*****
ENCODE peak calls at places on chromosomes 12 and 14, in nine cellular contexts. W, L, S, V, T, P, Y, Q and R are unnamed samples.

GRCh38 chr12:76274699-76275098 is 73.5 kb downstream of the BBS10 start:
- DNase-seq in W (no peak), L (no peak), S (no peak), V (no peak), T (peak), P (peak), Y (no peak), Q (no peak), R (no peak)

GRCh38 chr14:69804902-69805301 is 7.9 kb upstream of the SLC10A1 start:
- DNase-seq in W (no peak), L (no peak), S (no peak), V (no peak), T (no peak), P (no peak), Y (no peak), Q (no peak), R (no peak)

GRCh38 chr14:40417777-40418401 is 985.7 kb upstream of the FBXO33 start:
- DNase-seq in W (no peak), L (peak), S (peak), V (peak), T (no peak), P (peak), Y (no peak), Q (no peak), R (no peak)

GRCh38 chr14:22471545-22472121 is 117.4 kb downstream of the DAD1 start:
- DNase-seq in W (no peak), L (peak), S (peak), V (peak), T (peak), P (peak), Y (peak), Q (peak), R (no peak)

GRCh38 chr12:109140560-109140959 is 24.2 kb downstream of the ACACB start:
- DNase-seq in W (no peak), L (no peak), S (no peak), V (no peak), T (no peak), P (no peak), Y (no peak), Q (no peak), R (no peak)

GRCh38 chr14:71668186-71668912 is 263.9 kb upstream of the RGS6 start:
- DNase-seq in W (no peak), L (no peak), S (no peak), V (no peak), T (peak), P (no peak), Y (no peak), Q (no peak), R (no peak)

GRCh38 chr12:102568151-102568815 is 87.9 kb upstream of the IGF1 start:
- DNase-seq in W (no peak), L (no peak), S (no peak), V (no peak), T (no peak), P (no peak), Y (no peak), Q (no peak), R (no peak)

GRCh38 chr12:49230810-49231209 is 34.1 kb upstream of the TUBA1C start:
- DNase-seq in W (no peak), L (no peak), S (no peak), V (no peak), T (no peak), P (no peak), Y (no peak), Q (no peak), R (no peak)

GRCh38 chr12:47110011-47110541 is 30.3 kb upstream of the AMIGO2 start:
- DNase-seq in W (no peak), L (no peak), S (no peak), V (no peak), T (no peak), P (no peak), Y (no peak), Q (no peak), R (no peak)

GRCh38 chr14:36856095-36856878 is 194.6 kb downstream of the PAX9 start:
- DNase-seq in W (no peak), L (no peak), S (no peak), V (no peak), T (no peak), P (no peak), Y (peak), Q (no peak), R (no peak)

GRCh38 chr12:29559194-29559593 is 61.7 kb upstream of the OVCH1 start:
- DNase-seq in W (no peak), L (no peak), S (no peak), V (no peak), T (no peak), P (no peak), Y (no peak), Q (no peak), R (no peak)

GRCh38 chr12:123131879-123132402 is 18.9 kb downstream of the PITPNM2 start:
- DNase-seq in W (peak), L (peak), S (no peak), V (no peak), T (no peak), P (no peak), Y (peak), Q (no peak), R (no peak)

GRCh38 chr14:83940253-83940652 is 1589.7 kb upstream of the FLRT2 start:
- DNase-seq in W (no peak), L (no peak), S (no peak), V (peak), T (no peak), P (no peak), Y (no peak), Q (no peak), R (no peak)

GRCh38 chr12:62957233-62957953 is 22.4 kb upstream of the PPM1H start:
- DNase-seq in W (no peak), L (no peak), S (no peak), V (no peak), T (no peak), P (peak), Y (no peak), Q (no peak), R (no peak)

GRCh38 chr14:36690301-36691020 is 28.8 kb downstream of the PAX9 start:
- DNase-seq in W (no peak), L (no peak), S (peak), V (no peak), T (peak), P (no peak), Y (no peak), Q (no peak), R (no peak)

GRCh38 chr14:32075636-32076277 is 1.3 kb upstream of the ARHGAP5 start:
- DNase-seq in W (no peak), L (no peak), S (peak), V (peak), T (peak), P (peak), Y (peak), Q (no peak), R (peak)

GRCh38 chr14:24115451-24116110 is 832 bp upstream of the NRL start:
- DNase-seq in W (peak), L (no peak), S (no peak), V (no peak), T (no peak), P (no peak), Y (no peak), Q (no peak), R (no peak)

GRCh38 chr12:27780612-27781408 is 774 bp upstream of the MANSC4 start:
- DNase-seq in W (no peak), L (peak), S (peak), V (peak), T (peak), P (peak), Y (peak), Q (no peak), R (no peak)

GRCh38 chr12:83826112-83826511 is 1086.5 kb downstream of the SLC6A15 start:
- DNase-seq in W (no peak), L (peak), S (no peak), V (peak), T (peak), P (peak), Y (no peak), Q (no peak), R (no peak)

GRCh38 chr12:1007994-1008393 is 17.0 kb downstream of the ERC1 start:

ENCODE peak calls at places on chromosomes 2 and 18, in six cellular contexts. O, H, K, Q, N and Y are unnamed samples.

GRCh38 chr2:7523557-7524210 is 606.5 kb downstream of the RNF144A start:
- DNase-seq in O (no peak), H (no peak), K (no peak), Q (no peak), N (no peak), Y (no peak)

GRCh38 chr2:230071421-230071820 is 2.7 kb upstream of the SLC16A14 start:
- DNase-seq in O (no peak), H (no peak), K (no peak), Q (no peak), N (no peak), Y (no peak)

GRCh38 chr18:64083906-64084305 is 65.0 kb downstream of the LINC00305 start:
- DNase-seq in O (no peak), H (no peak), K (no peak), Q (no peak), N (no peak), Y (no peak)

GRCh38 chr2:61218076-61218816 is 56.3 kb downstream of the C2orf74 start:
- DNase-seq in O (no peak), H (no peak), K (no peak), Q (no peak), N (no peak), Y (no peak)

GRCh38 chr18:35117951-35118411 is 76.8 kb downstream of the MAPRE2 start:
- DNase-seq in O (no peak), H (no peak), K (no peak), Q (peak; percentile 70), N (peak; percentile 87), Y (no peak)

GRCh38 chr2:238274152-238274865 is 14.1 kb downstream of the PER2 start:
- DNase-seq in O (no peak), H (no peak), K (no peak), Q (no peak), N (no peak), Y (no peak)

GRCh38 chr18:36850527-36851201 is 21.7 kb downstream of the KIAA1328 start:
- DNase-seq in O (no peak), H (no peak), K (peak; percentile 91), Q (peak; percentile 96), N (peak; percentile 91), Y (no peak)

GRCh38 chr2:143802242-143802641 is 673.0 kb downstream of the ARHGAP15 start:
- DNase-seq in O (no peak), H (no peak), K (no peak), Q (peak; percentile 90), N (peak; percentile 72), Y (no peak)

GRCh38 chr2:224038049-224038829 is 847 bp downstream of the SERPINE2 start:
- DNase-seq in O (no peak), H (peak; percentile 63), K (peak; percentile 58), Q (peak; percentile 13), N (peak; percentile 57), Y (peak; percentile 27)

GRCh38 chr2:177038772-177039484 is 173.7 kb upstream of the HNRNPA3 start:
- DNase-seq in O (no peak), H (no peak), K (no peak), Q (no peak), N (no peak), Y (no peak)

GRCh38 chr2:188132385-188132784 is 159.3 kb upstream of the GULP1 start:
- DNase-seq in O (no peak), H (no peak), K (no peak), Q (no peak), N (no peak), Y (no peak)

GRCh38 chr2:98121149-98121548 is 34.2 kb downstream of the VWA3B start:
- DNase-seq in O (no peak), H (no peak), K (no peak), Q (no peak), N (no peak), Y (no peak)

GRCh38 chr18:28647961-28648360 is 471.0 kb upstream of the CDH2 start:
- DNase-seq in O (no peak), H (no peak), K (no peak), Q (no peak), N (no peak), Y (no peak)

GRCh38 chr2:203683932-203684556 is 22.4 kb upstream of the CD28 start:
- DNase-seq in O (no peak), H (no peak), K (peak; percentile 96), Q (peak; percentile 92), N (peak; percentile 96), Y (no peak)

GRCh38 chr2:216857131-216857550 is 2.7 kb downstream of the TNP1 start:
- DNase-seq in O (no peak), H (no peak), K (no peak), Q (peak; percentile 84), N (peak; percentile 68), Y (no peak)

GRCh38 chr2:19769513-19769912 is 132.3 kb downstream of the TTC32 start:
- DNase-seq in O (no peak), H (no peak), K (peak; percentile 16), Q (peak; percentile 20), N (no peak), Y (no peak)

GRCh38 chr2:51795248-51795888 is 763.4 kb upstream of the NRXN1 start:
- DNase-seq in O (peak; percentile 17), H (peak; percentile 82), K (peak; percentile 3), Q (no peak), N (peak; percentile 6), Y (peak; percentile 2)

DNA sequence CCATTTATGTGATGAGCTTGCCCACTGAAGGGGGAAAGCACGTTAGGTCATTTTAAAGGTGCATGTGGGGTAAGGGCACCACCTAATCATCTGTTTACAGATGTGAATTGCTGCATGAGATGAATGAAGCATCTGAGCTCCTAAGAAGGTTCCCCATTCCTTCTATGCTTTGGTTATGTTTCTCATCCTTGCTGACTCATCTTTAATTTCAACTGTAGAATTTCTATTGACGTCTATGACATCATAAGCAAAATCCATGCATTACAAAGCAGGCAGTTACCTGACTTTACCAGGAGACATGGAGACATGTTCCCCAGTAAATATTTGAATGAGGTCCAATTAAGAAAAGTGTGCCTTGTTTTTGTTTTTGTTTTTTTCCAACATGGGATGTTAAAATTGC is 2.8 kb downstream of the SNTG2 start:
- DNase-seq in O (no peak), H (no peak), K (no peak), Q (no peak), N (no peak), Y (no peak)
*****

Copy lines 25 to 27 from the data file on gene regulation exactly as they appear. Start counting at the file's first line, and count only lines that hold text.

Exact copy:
- DNase-seq in W (peak), L (peak), S (no peak), V (no peak), T (no peak), P (no peak), Y (peak), Q (no peak), R (no peak)

GRCh38 chr14:83940253-83940652 is 1589.7 kb upstream of the FLRT2 start:
- DNase-seq in W (no peak), L (no peak), S (no peak), V (peak), T (no peak), P (no peak), Y (no peak), Q (no peak), R (no peak)